Molecular Diversity of Trypanosoma cruzi Detected in the Vector Triatoma protracta from California, USA

Lisa A. Shender, Michael D. Lewis, Daniel Rejmanek, Jonna A Mazet

Research output: Contribution to journalArticle

12 Citations (Scopus)

Abstract

Background: Trypanosoma cruzi, causative agent of Chagas disease in humans and dogs, is a vector-borne zoonotic protozoan parasite that can cause fatal cardiac disease. While recognized as the most economically important parasitic infection in Latin America, the incidence of Chagas disease in the United States of America (US) may be underreported and even increasing. The extensive genetic diversity of T. cruzi in Latin America is well-documented and likely influences disease progression, severity and treatment efficacy; however, little is known regarding T. cruzi strains endemic to the US. It is therefore important to expand our knowledge on US T. cruzi strains, to improve upon the recognition of and response to locally acquired infections. Methodology/Principle Findings: We conducted a study of T. cruzi molecular diversity in California, augmenting sparse genetic data from southern California and for the first time investigating genetic sequences from northern California. The vector Triatoma protracta was collected from southern (Escondido and Los Angeles) and northern (Vallecito) California regions. Samples were initially screened via sensitive nuclear repetitive DNA and kinetoplast minicircle DNA PCR assays, yielding an overall prevalence of approximately 28% and 55% for southern and northern California regions, respectively. Positive samples were further processed to identify discrete typing units (DTUs), revealing both TcI and TcIV lineages in southern California, but only TcI in northern California. Phylogenetic analyses (targeting COII-ND1, TR and RB19 genes) were performed on a subset of positive samples to compare Californian T. cruzi samples to strains from other US regions and Latin America. Results indicated that within the TcI DTU, California sequences were similar to those from the southeastern US, as well as to several isolates from Latin America responsible for causing Chagas disease in humans. Conclusions/Significance: Triatoma protracta populations in California are frequently infected with T. cruzi. Our data extend the northern limits of the range of TcI and identify a novel genetic exchange event between TcI and TcIV. High similarity between sequences from California and specific Latin American strains indicates US strains may be equally capable of causing human disease. Additional genetic characterization of Californian and other US T. cruzi strains is recommended.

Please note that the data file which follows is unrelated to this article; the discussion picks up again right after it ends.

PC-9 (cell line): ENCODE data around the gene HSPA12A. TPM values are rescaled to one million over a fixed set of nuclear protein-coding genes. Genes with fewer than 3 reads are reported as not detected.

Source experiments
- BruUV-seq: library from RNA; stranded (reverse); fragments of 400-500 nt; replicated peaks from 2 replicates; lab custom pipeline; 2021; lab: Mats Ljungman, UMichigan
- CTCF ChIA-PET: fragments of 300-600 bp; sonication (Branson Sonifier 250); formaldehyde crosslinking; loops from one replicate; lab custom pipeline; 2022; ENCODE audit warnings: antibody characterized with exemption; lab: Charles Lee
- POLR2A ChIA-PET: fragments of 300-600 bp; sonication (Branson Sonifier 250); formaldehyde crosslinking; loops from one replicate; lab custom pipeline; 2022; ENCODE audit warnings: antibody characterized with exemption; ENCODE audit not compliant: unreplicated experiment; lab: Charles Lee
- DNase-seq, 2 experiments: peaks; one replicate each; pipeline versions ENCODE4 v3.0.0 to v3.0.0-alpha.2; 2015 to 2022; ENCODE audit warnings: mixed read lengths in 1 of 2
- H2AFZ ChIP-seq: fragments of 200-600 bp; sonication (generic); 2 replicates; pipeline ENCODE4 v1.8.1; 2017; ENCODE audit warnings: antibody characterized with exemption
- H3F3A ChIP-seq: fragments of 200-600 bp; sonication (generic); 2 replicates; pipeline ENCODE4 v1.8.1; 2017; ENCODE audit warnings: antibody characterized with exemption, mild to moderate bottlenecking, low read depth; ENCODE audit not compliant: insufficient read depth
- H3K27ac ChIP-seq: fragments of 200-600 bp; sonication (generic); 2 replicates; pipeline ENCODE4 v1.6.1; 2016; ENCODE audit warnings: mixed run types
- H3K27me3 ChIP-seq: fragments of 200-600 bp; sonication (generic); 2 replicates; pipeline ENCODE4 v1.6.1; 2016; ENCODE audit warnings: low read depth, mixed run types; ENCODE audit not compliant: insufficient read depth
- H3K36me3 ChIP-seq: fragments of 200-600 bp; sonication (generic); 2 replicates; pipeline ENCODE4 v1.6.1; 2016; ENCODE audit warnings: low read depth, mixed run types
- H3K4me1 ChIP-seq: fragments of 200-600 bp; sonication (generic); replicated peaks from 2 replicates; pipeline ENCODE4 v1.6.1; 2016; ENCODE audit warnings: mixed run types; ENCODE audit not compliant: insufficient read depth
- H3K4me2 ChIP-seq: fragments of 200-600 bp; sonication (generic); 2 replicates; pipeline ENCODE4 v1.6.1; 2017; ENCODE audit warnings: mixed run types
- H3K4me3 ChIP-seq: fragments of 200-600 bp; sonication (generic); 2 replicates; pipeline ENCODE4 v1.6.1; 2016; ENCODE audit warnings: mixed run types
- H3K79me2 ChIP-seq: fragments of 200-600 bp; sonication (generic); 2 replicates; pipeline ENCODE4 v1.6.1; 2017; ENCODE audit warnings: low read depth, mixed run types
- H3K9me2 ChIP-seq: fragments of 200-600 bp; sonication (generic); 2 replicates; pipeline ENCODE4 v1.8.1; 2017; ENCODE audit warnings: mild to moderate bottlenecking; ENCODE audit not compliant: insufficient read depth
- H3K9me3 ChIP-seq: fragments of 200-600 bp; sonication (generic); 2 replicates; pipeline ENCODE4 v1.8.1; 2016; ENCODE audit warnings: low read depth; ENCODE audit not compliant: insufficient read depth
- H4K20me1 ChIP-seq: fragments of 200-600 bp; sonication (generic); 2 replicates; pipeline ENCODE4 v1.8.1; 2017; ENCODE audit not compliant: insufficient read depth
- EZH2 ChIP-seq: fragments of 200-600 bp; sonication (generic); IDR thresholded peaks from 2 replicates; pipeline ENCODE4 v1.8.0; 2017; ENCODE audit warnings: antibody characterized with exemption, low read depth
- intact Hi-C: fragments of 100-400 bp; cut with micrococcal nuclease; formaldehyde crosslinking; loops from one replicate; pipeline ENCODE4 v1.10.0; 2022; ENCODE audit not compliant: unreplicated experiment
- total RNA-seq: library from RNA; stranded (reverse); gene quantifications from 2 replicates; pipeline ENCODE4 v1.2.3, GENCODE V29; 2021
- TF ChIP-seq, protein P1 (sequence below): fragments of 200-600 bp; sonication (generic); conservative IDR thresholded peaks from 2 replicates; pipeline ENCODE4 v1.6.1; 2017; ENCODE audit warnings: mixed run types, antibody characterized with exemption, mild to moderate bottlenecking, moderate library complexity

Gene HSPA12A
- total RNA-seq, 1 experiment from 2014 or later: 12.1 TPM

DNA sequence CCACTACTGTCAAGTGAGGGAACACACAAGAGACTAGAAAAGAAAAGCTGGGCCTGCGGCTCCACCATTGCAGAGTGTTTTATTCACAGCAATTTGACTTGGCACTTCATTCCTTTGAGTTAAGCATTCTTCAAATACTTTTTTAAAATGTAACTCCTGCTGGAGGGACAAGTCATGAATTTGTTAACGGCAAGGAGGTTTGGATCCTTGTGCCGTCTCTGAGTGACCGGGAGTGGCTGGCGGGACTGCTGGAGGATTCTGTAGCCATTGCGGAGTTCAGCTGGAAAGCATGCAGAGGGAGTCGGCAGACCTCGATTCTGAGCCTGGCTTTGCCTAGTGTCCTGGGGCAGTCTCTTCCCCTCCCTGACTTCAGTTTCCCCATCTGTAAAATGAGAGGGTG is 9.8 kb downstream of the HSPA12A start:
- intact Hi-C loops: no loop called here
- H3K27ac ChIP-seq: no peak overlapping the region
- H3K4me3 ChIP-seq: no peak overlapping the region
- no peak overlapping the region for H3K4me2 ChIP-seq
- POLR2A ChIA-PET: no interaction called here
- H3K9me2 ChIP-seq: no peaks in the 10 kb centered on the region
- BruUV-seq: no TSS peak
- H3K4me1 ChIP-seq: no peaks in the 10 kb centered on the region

Original languageEnglish (US)
Article numbere0004291
JournalPLoS Neglected Tropical Diseases
Volume10
Issue number1
DOIs
StatePublished - Jan 21 2016

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Triatoma
Trypanosoma cruzi
Latin America
Chagas Disease
Kinetoplast DNA
Southeastern United States
Parasitic Diseases
Los Angeles
Zoonoses
Disease Progression
Heart Diseases
Parasites
Dogs

ASJC Scopus subject areas

  • Infectious Diseases
  • Public Health, Environmental and Occupational Health
  • Pharmacology, Toxicology and Pharmaceutics(all)

Cite this

Molecular Diversity of Trypanosoma cruzi Detected in the Vector Triatoma protracta from California, USA. / Shender, Lisa A.; Lewis, Michael D.; Rejmanek, Daniel; Mazet, Jonna A.

In: PLoS Neglected Tropical Diseases, Vol. 10, No. 1, e0004291, 21.01.2016.

Research output: Contribution to journalArticle

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title = "Molecular Diversity of Trypanosoma cruzi Detected in the Vector Triatoma protracta from California, USA",